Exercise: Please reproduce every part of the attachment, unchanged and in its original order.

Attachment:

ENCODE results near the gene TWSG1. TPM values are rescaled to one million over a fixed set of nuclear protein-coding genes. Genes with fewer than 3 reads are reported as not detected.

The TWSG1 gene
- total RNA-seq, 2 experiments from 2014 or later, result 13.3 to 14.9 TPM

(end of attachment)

ENCODE results near the gene TWSG1. TPM values are rescaled to one million over a fixed set of nuclear protein-coding genes. Genes with fewer than 3 reads are reported as not detected.

The TWSG1 gene
- total RNA-seq, 2 experiments from 2014 or later, result 13.3 to 14.9 TPM